Prime Minister Irakli Garibashvili and Health Minister Zurab Azarashvili visited a pharmacy in Tbilisi on Thursday to inspect the effects of recent government moves to cut prices in the Georgian market by importing drugs from Turkey and launching a new prescription system.
During the visit, the prime minister inquired about the demand for imported drugs and the practical use of the electronic and generic prescription system, the government administration said.
Garibashvili spoke to pharmacists and customers and noted his government’s “priority” to “maximize access” to medicines while ensuring the high quality of products produced under the standard of good manufacturing practice.
These changes follow a reform of the Ministry of Health aimed at making Georgia’s pharmaceutical sector “transparent and accessible” while providing high-quality medicines to citizens.
Photo: Government Administration.
The initiative includes new prescriptions that can only be dispensed for drugs under generic or international titles – instead of specific brands – to allow customers to choose the products they want when shopping.
Under the new regulations, doctors are prohibited from dispensing prescriptions for products under their trade name, while pharmacists will be required to offer customers the equivalent of three high-quality and cheapest drugs of the type prescribed generic.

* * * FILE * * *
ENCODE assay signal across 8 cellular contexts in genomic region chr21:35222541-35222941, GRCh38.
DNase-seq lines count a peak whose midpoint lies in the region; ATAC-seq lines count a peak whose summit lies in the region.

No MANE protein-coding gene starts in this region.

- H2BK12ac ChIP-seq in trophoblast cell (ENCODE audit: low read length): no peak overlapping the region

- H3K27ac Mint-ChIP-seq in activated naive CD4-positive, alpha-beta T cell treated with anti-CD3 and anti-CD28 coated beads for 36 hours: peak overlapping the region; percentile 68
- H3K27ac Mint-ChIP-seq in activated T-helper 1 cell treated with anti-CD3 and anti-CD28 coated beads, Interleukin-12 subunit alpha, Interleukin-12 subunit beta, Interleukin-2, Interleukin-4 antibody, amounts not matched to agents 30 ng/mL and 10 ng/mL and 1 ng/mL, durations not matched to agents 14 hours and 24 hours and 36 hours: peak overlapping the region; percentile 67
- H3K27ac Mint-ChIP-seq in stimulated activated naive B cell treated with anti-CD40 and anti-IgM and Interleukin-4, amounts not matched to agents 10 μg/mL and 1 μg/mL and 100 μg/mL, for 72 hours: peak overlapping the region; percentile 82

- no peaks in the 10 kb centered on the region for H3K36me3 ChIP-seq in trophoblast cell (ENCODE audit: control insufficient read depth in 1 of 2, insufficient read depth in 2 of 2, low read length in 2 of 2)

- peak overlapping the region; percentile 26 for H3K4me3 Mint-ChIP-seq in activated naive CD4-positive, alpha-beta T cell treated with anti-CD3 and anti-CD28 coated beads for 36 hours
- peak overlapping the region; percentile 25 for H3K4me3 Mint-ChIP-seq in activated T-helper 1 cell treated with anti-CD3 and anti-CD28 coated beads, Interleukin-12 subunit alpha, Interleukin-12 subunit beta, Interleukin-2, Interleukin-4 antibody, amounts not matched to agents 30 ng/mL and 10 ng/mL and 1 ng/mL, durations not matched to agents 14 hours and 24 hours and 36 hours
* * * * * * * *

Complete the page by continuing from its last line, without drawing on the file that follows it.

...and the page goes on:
The reform also involves the recent start of the import of medicines manufactured in Turkey following an initiative by the Prime Minister, with the aim of effecting a price reduction on the Georgian market.
Imports from the Turkish pharmaceutical market started on January 17 and led to cost reductions for up to 250 drugs in Georgia – including drugs for chronic diseases – by up to 60-80%.
Affordable imported drugs can be purchased at drugstore chains across Georgia, with the list of companies and vendors involved growing, the Department of Health said.